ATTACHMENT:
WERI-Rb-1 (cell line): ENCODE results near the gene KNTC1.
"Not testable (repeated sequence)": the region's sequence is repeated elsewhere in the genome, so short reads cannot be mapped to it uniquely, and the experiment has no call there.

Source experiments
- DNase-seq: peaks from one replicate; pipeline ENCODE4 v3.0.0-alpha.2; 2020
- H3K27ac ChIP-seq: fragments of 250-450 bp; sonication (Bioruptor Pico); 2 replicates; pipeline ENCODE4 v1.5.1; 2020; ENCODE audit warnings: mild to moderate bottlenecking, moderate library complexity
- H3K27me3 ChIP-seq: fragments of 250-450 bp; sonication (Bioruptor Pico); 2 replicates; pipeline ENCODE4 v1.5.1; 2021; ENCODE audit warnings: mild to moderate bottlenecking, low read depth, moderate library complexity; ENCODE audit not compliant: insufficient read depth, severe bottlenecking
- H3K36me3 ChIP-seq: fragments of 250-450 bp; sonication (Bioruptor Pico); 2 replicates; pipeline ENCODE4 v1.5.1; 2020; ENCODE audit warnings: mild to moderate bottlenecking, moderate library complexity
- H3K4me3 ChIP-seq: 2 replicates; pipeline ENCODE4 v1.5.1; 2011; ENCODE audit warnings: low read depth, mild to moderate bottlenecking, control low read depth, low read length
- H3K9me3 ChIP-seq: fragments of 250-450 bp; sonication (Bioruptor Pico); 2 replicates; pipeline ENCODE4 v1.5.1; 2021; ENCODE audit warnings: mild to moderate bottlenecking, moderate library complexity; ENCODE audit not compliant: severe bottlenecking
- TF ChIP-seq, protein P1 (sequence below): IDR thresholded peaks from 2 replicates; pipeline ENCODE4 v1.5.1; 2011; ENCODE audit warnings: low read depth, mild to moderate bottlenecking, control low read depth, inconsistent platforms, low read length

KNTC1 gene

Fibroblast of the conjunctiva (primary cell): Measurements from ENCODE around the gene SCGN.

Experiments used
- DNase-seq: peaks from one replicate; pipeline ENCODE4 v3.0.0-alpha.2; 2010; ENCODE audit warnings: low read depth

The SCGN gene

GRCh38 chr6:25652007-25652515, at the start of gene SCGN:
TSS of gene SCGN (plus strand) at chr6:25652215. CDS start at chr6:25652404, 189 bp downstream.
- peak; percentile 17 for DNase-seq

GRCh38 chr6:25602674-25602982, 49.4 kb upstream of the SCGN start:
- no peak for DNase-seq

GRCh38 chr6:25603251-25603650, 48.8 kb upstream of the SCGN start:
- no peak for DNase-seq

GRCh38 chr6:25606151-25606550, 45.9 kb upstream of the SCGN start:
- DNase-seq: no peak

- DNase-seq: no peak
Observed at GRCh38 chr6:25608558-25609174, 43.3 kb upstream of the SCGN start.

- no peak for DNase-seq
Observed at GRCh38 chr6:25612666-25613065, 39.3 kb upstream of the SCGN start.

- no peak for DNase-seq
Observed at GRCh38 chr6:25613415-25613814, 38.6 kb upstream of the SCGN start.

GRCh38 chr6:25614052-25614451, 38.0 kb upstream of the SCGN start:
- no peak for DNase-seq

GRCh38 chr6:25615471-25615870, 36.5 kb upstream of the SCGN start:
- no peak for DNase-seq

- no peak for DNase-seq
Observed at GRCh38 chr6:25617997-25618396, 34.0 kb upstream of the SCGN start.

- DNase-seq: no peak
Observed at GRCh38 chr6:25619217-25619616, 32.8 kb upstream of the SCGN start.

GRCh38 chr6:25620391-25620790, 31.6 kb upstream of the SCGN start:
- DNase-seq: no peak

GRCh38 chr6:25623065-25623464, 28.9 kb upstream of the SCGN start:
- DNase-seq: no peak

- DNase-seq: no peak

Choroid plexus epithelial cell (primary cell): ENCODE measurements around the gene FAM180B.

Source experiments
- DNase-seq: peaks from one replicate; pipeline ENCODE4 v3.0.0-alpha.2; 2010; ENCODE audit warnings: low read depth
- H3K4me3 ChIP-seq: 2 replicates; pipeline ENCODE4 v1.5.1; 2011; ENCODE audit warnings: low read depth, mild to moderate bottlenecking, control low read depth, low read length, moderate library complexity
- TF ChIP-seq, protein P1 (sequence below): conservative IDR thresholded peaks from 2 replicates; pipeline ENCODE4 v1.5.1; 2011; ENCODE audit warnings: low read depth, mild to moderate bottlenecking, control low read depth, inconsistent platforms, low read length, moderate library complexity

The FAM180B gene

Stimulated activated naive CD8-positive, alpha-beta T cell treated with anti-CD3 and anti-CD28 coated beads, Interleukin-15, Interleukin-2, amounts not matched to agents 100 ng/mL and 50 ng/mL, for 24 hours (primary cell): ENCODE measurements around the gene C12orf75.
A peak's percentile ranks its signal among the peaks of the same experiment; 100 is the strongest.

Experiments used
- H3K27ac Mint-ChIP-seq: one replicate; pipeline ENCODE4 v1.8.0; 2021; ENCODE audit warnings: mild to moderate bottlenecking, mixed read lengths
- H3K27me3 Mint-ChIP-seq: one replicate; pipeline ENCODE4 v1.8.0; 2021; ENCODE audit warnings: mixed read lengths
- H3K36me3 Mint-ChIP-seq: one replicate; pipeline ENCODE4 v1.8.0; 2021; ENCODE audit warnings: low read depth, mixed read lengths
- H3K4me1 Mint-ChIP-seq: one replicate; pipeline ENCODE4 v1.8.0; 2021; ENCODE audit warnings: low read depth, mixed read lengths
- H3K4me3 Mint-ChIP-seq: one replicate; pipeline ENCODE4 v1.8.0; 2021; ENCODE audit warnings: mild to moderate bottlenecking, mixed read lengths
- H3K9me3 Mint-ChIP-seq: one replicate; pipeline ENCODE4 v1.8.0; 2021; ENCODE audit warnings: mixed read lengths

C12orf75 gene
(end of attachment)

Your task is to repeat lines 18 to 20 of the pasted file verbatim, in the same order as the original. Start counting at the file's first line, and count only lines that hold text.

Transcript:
- peak; percentile 17 for DNase-seq

GRCh38 chr6:25602674-25602982, 49.4 kb upstream of the SCGN start:
- no peak for DNase-seq